“We will be going from our current 8-channel Network Video Recorder to a 16-channel 4K NVR,” she said after the meeting. “This will give us the ability to expand for future needs. We are currently adding six cameras to our current system. They will be upgraded to 8MP advance motion detection with a built-in mic, and starlight matrix IR night vision technology. Three will be placed out to monitor our new playground, and two will be placed in downstairs for our recreation center. Plus, a stationary PTZ full-motion camera will be placed on the restroom building.
“Unfortunately, we have had some minor vandalism and, with this new system, we will be able to identify and take the appropriate action. Our new, beautiful park has been upgraded for everyone to enjoy, not destroy.”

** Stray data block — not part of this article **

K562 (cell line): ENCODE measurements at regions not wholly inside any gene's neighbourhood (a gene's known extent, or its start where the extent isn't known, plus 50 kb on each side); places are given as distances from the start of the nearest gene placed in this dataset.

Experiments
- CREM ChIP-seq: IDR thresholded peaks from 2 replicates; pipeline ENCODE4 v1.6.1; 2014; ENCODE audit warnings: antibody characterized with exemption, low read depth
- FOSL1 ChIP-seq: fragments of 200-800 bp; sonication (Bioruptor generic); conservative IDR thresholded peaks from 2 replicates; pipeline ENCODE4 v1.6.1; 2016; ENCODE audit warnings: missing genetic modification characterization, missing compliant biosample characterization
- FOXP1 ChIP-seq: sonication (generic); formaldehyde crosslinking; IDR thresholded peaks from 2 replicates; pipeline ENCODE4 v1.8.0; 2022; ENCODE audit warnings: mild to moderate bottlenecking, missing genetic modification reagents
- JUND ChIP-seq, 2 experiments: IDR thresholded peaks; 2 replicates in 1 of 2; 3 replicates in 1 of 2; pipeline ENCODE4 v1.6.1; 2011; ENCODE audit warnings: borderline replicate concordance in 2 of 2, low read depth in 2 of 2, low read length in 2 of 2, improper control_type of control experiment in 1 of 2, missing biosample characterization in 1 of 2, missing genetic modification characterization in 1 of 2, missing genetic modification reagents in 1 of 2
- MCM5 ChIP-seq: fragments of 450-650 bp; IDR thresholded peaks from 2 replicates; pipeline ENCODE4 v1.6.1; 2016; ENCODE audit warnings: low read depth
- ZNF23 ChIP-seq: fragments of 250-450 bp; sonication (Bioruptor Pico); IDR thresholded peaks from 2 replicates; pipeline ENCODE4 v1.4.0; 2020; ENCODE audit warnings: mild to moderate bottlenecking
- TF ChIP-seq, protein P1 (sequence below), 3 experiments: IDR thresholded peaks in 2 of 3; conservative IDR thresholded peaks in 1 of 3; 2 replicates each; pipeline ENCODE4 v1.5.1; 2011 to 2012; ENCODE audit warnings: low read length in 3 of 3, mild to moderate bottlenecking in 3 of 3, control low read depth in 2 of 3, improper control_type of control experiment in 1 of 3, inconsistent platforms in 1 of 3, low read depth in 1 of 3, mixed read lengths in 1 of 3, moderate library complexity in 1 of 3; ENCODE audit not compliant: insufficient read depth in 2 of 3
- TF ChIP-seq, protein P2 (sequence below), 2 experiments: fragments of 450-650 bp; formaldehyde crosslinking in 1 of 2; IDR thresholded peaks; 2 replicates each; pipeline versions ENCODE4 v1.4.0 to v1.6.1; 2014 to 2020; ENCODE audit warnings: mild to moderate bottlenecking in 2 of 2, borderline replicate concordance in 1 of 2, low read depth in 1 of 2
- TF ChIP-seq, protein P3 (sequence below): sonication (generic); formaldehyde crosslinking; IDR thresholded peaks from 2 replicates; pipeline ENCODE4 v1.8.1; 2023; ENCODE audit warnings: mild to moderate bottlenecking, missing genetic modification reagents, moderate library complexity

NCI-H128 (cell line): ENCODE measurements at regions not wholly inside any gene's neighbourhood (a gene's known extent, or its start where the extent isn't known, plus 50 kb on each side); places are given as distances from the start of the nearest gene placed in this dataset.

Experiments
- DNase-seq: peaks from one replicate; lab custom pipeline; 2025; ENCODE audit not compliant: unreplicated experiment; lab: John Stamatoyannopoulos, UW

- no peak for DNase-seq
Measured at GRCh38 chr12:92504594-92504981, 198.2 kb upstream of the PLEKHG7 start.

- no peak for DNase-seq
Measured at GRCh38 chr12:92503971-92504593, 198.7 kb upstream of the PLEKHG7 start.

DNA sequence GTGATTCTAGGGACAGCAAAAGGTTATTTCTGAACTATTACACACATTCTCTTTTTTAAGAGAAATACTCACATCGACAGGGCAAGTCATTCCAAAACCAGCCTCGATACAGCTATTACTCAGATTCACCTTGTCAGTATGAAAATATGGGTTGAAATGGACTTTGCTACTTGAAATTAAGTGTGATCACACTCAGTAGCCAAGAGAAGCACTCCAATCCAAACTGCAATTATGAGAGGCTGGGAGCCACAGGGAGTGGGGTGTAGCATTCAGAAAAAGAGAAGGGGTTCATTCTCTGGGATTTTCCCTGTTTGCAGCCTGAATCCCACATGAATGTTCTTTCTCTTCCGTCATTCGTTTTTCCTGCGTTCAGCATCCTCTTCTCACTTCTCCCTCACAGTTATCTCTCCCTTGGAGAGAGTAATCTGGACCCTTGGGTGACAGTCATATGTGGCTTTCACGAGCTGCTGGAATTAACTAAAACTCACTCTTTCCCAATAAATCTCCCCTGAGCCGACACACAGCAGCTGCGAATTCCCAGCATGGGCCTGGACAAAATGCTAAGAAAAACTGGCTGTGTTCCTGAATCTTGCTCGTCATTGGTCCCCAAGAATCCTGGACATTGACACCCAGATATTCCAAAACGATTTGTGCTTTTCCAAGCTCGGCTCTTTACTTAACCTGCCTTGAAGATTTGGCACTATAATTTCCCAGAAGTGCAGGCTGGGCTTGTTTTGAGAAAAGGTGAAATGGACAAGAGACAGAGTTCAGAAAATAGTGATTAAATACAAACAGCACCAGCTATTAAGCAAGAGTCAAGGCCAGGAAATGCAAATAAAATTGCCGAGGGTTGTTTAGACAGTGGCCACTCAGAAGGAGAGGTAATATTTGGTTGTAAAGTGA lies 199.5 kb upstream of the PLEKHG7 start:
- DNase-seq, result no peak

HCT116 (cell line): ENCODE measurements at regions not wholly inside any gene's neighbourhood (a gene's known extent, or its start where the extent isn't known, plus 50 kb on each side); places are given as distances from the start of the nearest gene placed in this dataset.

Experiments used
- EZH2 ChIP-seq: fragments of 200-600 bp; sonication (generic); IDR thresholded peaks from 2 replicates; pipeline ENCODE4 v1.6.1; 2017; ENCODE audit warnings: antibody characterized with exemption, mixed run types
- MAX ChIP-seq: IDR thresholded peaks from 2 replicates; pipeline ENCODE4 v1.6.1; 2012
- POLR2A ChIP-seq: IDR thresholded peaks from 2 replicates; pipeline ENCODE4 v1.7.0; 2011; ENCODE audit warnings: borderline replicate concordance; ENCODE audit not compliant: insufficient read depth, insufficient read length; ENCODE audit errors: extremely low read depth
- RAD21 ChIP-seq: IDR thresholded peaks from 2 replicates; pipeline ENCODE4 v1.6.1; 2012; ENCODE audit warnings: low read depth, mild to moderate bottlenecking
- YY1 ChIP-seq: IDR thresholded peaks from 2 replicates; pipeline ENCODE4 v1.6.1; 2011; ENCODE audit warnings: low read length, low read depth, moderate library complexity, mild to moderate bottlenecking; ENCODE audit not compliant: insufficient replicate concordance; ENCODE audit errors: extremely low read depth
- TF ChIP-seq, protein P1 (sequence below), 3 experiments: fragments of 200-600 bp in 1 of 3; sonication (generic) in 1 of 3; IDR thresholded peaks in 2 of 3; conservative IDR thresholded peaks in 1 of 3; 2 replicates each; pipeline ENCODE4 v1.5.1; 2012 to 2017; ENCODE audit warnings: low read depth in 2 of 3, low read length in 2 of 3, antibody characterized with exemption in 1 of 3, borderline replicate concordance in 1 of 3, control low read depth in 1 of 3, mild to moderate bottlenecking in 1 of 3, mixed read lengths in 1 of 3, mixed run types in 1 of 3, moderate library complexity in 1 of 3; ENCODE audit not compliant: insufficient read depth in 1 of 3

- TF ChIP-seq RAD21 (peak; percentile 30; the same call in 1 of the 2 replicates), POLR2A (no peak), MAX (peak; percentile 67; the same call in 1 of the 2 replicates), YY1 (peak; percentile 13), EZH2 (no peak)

The following motions were approved:
•An application from iRun WNY Inc. to host the 2023 Niagara Falls USA Marathon, Half Marathon, and Historic Lewiston 5K on Friday, April 28 (5K at Artpark and Village of Lewiston), and Saturday, April 29 (half-marathon and full marathon from Artpark to Niagara Falls).
•A request made by the Niagara River Region Chamber of Commerce to host the annual Lewiston Christmas Walk on Saturday and Sunday, Dec. 3-4. Organizers will use Academy Park, the Alphonso I. DiMino Memorial Band Shell, Hennepin Park and the International Peace Garden, with a partial closing of Center Street Saturday morning in order to welcome Santa’s processional (approximately 15 minutes).
The Village Board approved a related motion, allowing the Chamber of Commerce to host the second annual Christmas Lights Parade at 5 p.m. Sunday. Chamber staff will close portions of Center Street (from Ninth to Fourth Street) and Portage Road (Seneca to Center Street) from approximately 3-8 p.m.
•Trustees also approved the Chamber of Commerce’s plan to host “Trick or Treat on Center Street,” slated for noon to 5 p.m. Saturday, Oct. 29. This request includes use of the International Peace Garden and Hennepin Park. The actual event hours are not yet set.